Raoul Lachenal composed this vase by dividing it into three sides. Three bold whiplash handles slice from the lip and carve across the body of this high-fired stoneware vase. Heavily oxidized lavander glaze drips over the vase with rich oxblood pools within the craved areas. Raoul's work is clearly influenced by architects Henry Van de Velde and Victor Horta, yet with a language uniquely Lachenal.
About Raoul Lachenal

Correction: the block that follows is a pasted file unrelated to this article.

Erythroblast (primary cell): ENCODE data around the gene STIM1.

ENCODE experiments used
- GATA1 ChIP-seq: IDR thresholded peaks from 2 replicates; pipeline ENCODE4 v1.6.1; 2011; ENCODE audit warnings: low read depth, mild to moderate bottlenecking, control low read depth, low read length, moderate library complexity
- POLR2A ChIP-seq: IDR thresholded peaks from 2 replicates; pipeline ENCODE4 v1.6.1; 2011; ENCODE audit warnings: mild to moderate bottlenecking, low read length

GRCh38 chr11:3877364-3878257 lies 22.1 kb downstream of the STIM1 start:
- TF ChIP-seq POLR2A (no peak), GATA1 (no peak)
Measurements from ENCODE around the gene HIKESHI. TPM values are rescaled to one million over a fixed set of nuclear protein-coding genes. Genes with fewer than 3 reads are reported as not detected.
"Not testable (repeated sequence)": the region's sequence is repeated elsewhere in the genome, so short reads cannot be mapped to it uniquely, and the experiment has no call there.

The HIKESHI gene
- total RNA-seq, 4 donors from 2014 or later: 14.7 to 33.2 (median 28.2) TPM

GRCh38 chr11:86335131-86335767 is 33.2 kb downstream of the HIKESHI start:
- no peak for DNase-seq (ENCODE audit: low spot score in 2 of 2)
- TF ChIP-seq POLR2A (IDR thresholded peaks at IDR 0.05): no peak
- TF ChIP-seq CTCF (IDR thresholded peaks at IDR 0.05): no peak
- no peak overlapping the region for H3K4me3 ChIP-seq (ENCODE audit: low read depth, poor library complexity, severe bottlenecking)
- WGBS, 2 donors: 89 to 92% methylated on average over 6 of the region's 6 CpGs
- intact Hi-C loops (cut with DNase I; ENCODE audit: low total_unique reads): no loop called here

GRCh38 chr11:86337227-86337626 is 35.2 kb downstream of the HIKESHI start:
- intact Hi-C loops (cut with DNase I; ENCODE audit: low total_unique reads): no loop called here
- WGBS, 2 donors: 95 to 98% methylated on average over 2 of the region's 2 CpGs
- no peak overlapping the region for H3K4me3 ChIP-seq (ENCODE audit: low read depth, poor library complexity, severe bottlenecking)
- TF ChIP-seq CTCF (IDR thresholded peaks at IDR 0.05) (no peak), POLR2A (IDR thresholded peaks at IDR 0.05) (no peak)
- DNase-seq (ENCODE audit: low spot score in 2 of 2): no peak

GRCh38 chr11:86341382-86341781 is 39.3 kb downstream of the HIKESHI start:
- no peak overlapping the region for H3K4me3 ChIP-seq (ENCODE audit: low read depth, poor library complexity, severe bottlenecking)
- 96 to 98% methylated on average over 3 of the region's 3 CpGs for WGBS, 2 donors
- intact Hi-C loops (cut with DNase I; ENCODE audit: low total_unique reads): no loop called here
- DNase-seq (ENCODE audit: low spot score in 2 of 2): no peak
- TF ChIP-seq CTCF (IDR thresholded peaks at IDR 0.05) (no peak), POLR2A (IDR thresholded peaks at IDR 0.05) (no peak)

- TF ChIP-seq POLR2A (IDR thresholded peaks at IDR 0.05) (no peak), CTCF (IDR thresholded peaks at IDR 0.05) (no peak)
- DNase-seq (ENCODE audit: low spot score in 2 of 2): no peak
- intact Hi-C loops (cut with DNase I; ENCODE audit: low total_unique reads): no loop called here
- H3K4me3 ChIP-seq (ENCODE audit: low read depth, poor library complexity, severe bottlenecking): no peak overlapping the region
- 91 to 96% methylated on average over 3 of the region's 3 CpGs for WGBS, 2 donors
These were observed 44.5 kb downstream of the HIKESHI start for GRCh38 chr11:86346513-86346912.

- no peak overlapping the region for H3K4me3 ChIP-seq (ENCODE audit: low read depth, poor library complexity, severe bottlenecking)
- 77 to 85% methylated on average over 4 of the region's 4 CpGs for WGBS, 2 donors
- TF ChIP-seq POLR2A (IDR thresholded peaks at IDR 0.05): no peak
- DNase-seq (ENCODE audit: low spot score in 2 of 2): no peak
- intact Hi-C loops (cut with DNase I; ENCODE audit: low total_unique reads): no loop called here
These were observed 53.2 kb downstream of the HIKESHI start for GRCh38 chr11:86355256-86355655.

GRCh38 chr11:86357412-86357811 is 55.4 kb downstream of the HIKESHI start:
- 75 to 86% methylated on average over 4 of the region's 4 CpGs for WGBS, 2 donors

The son of Edmond Lachenal, Raoul Lachenal worked in his father's studio until 1911, when he established a new workshop at Boulogne-sur-Seine. While some of Raoul's Art Nouveau ceramics resemble his father's organically formed and inventively glazed work, he was accomplished in his own right as a designer and artisan. After exhibiting his Art Nouveau stoneware for the first time at Paris salons in 1904, he adopted an additional decorative mode: incising geometrical designs on stoneware and filling the sections with vividly contrasting slips. Toward the end of his career, Lachenal added porcelain to his repertoire, using deep black and salmon pink as grounds for white ornamentation. [Source: Jason Jacques]